Abstract: Countries that receive U.S. foreign aid routinely oppose U.S. diplomatic initiatives and vote against the U.S. in the United Nations. While linking humanitarian and security aid to support of U.S. policy priorities would undermine the purposes and effect of that aid, the effectiveness of development aid in improving economic growth and development among…

  • Issue Brief posted April 10, 2015 by Olivia Enos North Korea Should Be Held Accountable for Persecuting Christians

    In February 2014, the United Nations Commission of Inquiry (COI) on Human Rights in the Democratic People’s Republic of North Korea (DPRK) confirmed the world’s worst fears: North Korea is guilty of crimes against humanity.[1] In addition to the atrocities committed by the Kim regime, the report found that “there is no effective freedom of religious belief in the…

  • Backgrounder posted March 5, 2015 by Steven Groves The U.S. Should Oppose the U.N.’s Attempt to Ban Autonomous Weapons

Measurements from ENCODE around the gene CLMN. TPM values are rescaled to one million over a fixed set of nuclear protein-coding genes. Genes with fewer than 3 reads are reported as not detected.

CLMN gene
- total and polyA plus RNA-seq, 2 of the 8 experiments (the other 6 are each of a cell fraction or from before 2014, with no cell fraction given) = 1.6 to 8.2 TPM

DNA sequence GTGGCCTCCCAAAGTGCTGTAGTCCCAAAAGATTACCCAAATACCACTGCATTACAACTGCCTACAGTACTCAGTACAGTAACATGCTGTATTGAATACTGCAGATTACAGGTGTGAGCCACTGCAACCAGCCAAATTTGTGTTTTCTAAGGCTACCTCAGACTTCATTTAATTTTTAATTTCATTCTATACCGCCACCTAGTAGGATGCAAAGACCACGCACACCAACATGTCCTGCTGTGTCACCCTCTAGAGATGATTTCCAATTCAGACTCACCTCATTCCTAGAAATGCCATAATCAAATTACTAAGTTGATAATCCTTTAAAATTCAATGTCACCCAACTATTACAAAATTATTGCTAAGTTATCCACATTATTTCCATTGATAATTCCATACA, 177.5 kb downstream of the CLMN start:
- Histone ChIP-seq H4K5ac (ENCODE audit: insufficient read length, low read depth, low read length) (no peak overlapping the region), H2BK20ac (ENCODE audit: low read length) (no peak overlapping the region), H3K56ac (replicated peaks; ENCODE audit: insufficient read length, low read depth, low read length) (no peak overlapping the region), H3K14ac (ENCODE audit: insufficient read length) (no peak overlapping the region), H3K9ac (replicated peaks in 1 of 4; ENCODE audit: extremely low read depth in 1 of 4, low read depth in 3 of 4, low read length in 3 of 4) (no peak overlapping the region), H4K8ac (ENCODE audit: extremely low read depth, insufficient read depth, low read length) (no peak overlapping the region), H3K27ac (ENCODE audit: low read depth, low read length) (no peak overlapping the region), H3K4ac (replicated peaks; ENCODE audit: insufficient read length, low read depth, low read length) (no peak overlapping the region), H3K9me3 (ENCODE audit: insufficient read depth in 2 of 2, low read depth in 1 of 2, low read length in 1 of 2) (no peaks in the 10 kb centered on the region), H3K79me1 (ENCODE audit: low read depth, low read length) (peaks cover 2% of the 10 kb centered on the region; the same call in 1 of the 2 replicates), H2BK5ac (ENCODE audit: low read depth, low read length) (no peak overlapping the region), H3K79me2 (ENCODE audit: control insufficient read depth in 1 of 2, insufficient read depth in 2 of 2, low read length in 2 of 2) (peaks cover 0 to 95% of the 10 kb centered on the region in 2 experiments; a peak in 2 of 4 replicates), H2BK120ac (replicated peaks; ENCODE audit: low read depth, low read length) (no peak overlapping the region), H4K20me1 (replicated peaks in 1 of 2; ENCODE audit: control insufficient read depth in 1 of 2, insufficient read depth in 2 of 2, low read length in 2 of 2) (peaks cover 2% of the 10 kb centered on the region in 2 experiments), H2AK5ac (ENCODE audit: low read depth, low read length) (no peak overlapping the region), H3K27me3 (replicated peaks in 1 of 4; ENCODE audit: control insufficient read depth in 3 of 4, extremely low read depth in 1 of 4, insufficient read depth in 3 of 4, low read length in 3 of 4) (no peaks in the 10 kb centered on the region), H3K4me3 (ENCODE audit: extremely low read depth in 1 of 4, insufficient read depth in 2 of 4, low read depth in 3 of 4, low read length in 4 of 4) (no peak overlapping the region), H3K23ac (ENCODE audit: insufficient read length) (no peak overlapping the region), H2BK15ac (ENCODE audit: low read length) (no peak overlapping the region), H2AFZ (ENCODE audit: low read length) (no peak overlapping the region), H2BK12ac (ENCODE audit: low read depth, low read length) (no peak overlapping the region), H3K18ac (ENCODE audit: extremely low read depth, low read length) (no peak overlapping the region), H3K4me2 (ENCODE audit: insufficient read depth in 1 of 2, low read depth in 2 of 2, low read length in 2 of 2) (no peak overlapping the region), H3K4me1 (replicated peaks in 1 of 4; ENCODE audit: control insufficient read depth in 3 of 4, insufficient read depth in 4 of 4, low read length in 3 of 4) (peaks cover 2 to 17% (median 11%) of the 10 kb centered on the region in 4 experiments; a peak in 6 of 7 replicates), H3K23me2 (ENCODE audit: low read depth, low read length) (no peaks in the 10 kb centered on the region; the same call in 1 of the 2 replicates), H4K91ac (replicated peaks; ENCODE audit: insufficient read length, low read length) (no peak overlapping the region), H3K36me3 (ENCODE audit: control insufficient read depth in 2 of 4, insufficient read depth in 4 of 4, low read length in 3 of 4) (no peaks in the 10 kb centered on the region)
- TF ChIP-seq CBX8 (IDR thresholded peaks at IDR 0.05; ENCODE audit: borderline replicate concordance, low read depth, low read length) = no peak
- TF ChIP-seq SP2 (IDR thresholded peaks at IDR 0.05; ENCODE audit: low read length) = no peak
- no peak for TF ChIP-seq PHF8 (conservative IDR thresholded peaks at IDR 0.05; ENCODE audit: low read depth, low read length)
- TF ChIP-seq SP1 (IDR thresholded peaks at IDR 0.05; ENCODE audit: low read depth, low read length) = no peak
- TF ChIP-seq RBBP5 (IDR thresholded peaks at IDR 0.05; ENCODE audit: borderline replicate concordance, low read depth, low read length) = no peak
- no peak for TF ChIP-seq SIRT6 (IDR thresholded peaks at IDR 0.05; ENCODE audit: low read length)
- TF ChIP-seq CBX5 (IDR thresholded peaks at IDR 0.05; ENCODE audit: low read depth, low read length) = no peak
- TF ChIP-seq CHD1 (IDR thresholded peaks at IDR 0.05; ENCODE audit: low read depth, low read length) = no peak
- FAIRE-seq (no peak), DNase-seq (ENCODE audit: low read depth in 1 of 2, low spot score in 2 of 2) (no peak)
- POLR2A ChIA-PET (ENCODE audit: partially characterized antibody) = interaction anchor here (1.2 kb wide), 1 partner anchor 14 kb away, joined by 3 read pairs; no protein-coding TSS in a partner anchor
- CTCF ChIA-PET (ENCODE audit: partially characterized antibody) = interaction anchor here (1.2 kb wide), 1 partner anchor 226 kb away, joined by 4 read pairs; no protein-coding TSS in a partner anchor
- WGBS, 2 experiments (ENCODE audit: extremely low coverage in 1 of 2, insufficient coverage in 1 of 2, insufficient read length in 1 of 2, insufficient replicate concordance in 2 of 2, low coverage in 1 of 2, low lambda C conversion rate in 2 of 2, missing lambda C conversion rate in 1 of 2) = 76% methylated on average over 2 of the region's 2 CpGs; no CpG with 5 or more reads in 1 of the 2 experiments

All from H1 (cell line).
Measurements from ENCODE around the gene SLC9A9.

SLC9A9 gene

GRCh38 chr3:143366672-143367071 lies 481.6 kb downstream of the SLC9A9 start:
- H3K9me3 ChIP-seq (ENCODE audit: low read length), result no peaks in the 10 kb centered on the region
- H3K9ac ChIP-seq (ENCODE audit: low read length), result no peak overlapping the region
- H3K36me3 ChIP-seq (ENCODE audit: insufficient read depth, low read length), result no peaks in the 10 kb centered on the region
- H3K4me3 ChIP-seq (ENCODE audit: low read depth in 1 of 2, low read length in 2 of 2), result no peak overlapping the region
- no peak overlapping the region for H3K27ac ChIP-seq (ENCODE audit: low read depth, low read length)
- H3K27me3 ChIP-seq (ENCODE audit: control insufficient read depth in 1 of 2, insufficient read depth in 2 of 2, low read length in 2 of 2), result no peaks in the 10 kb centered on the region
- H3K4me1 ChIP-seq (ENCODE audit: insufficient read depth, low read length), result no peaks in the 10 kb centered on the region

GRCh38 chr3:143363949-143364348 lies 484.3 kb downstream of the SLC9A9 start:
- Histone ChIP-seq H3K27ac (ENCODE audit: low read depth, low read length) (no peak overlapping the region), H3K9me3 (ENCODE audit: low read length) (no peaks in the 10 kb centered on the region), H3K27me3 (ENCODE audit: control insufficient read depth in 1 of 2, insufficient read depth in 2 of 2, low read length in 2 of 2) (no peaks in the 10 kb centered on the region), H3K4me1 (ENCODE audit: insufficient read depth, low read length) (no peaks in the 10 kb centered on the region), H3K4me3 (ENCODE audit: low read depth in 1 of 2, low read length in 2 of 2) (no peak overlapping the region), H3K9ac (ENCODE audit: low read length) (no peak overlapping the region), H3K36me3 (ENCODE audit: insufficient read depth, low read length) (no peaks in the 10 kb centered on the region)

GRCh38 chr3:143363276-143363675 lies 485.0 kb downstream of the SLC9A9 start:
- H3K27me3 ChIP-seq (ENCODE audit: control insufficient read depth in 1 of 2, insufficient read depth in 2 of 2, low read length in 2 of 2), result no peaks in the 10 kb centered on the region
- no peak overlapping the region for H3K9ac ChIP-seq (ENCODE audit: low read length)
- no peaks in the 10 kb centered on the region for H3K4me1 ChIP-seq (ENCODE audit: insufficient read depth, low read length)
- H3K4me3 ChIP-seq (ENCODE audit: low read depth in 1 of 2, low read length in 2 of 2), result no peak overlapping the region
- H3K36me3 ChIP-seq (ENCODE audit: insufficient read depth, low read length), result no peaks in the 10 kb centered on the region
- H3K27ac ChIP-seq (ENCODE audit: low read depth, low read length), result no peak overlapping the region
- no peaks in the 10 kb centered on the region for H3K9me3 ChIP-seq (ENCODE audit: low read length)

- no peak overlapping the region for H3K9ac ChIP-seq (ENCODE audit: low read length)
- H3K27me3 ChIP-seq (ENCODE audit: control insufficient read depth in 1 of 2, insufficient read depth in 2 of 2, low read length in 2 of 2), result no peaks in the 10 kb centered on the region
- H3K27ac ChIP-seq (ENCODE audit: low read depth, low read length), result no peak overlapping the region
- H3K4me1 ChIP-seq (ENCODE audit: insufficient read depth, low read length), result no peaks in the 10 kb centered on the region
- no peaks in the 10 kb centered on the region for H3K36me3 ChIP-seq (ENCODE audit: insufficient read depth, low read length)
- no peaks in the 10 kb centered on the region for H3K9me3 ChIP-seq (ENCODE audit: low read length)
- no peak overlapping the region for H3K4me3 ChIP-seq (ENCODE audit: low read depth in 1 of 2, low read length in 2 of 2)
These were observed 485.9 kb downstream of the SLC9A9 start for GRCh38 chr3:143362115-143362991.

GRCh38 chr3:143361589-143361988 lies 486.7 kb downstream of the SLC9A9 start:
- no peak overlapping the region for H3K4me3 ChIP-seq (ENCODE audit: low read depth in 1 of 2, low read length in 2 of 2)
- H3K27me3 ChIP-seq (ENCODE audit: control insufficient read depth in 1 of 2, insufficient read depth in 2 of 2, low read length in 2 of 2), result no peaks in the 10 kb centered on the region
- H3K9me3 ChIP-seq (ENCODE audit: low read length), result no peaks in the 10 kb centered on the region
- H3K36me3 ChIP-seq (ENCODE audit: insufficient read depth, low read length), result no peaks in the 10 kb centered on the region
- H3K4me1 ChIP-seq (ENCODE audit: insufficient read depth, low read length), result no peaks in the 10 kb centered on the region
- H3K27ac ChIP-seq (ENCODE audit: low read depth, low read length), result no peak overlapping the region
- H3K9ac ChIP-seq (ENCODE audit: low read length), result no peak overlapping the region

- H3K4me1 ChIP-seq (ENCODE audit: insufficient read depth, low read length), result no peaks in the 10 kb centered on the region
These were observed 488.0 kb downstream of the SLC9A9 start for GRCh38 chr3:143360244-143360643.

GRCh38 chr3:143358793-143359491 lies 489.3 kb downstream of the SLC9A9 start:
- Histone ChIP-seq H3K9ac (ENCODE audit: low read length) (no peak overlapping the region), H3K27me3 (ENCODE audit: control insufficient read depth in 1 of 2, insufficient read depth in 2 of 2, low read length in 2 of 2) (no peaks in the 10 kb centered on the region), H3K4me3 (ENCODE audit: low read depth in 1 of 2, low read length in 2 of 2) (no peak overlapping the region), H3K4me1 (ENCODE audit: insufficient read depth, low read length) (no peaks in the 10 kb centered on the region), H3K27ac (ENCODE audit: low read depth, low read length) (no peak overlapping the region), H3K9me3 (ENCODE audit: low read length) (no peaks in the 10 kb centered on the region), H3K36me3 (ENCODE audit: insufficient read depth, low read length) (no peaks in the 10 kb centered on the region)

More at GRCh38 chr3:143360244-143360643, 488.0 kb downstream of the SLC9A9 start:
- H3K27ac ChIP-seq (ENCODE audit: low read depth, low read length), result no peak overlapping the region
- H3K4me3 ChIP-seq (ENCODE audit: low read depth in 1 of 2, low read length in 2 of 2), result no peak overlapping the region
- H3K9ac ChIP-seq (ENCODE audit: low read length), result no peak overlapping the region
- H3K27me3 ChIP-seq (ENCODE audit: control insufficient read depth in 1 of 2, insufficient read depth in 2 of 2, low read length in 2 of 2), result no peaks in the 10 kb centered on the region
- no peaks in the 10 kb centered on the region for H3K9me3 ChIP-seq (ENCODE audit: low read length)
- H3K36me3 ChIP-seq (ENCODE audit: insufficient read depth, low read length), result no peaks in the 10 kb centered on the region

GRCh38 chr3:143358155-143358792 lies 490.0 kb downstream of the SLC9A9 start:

As many as 40 nations are currently developing military robotics.[1] Indeed, some weapons already in use may be considered “autonomous” (or may be easily modified to be autonomous). These include Raytheon’s Phalanx Close-In Weapon System (CIWS), a “rapid-fire, computer-controlled, radar-guided gun system” designed to destroy incoming anti-ship missiles;[2] Israel…

  • Testimony posted by Steven Groves The Law of the Sea: Costs of U.S. Accession to UNCLOS

    Hearing before the United States Senate Committee on Foreign Relations June 14, 2012 Mr. Chairman and members of the Committee: Thank you for inviting me to testify before you today regarding the United Nations Convention on the Law of the Sea (UNCLOS). UNCLOS, like any complex treaty or piece of legislation, should be thoroughly examined by the…